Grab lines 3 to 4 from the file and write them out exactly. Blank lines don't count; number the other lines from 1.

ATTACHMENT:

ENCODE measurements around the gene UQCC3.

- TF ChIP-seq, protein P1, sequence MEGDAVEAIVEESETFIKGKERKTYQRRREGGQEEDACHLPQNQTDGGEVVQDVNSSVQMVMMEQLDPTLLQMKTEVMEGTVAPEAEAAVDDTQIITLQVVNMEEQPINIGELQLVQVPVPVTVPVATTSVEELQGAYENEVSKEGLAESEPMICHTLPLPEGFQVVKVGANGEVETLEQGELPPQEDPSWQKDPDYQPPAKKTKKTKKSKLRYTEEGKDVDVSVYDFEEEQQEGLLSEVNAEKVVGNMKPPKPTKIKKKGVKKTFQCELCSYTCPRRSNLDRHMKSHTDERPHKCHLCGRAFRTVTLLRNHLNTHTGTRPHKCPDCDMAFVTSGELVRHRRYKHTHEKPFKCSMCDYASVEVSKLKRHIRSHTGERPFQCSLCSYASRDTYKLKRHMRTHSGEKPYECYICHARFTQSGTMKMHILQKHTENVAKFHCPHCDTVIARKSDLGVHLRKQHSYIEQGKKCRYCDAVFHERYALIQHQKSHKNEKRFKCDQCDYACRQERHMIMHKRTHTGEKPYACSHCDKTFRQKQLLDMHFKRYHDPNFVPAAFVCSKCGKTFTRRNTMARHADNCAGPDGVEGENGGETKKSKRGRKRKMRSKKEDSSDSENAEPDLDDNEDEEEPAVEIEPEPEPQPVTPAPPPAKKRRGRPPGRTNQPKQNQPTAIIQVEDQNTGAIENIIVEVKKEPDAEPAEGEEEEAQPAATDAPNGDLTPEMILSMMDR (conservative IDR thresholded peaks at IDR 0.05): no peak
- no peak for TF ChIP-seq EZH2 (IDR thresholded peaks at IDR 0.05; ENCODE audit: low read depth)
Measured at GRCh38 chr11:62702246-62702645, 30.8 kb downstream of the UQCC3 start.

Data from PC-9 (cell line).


- no peak for TF ChIP-seq EZH2 (IDR thresholded peaks at IDR 0.05; ENCODE audit: low read depth)
Measured at GRCh38 chr11:62702246-62702645, 30.8 kb downstream of the UQCC3 start.